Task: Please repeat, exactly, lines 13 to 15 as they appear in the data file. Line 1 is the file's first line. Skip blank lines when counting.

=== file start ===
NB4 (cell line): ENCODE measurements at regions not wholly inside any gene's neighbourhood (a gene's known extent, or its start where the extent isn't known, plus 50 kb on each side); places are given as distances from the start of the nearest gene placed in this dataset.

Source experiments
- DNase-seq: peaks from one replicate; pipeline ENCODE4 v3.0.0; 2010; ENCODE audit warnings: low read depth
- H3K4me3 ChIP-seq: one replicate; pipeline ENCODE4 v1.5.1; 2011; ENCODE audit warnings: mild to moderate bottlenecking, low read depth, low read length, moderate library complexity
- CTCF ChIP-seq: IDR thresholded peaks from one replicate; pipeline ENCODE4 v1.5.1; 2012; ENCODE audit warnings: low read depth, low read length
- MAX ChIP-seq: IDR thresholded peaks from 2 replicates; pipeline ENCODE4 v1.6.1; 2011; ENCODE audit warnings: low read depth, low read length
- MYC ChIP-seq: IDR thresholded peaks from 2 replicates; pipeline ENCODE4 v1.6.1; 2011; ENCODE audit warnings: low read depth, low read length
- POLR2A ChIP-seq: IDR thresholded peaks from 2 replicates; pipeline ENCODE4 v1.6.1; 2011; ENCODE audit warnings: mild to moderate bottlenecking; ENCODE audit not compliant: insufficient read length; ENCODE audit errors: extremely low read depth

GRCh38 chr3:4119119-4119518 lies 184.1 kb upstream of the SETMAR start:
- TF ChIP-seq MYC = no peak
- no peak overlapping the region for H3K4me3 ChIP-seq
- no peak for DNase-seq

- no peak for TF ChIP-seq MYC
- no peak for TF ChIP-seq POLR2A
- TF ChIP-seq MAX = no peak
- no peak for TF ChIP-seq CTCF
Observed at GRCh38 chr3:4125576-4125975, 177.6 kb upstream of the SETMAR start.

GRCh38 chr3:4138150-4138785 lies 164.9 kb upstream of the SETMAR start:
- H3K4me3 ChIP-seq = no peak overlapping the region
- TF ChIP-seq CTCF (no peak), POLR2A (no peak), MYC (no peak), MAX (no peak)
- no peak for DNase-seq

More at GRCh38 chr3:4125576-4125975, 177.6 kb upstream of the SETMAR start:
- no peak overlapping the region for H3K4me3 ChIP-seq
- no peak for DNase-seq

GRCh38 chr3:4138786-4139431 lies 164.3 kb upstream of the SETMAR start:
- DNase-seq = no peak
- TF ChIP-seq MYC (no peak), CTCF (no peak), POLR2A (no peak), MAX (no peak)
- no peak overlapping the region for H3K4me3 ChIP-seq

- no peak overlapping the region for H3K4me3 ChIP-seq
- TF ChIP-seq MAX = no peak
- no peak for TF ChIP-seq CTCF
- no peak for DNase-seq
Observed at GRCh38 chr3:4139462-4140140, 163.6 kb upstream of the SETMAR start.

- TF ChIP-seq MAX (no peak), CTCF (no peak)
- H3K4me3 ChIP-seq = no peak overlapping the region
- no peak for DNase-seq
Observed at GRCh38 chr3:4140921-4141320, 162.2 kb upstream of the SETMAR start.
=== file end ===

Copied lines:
- no peak for TF ChIP-seq MYC
- no peak for TF ChIP-seq POLR2A
- TF ChIP-seq MAX = no peak